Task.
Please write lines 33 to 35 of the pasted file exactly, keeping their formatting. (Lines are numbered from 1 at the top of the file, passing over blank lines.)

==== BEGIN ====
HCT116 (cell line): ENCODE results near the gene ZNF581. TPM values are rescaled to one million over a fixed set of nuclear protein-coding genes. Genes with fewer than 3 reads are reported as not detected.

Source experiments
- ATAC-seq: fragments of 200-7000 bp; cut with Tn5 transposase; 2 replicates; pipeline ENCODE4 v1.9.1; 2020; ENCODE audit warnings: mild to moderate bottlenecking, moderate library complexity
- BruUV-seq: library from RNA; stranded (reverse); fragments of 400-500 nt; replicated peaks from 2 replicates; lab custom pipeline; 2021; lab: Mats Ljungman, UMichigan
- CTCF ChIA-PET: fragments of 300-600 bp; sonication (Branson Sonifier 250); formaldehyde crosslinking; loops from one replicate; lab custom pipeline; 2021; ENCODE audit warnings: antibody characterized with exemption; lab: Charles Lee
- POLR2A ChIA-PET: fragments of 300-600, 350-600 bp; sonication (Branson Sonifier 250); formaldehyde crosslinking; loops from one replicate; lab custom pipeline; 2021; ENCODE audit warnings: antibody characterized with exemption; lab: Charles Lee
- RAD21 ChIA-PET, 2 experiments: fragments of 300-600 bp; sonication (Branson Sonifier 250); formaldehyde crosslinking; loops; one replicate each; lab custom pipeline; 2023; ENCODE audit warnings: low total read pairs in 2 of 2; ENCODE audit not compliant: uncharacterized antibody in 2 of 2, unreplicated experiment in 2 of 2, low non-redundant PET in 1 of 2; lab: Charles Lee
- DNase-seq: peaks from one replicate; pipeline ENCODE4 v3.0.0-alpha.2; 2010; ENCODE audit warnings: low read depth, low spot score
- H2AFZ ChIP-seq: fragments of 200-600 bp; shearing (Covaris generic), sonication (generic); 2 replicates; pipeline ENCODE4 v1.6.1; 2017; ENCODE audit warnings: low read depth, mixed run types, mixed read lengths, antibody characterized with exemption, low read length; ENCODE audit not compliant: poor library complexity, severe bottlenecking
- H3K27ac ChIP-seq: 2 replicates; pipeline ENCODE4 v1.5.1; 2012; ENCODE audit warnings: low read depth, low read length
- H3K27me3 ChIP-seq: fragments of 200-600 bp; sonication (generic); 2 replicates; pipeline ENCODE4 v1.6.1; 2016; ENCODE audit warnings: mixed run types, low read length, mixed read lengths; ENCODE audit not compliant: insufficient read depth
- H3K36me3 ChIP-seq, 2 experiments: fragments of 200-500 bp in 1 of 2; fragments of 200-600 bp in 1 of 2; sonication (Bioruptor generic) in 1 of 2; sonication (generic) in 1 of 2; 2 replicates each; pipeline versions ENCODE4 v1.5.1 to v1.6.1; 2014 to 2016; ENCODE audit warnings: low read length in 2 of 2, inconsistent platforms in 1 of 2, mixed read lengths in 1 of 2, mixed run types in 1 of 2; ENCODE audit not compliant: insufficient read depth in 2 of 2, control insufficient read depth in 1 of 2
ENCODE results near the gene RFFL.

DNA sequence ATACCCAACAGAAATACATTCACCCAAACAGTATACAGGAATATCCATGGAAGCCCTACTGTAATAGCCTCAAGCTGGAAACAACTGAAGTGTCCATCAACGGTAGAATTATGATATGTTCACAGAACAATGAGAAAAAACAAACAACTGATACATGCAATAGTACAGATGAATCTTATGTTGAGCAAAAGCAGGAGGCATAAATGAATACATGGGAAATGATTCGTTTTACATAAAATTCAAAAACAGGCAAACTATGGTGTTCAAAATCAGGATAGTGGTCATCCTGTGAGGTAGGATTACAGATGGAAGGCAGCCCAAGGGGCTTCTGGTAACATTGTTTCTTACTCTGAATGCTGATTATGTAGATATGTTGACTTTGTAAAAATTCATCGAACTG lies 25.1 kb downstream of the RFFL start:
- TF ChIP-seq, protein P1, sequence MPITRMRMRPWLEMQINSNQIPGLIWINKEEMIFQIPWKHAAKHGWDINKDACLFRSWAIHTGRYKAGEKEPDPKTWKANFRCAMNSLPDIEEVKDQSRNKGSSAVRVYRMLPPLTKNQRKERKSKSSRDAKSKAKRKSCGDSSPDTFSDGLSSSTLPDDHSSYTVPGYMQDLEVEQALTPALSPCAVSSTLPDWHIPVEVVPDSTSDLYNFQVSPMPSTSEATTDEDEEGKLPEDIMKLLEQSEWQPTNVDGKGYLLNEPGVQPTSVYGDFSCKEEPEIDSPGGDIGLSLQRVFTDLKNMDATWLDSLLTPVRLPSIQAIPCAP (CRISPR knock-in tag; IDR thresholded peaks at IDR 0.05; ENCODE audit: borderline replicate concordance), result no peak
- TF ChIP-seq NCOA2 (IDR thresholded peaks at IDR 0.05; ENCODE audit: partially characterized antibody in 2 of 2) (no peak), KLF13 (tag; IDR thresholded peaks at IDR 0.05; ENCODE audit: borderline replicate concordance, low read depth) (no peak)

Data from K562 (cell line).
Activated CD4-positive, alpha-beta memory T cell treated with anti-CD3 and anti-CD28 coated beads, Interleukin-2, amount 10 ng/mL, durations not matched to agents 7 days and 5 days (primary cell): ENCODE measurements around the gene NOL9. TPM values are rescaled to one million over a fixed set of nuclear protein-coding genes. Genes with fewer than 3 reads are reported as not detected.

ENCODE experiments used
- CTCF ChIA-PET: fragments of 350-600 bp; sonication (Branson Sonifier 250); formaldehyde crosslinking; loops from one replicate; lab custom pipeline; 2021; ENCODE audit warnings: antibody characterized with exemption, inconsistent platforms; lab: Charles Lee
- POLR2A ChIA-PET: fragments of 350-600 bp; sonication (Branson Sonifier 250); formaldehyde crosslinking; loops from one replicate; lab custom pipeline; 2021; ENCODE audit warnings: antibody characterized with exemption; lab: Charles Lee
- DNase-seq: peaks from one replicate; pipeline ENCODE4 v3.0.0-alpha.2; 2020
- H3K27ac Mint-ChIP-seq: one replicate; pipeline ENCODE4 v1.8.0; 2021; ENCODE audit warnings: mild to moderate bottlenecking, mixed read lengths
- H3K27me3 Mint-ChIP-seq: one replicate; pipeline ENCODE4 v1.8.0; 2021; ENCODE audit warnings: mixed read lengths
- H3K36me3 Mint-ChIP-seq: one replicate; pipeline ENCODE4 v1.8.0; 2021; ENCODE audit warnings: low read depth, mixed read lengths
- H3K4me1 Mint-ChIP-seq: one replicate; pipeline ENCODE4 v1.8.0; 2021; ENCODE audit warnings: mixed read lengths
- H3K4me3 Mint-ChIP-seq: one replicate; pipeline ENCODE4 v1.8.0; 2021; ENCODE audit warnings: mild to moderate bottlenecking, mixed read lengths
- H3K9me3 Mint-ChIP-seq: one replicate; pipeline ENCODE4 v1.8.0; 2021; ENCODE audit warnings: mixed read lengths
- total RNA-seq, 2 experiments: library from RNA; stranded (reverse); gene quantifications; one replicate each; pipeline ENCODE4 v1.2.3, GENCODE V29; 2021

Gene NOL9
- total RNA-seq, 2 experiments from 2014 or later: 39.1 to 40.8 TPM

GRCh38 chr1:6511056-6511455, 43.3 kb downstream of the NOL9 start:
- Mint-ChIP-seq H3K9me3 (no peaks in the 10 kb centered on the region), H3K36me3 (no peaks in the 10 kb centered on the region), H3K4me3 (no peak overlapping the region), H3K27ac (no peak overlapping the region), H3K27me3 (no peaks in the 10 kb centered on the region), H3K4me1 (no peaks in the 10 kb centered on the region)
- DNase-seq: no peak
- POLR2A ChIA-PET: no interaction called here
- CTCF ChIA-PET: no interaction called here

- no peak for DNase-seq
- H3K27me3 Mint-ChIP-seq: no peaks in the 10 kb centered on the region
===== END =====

- Mint-ChIP-seq H3K9me3 (no peaks in the 10 kb centered on the region), H3K36me3 (no peaks in the 10 kb centered on the region), H3K4me3 (no peak overlapping the region), H3K27ac (no peak overlapping the region), H3K27me3 (no peaks in the 10 kb centered on the region), H3K4me1 (no peaks in the 10 kb centered on the region)
- DNase-seq: no peak
- POLR2A ChIA-PET: no interaction called here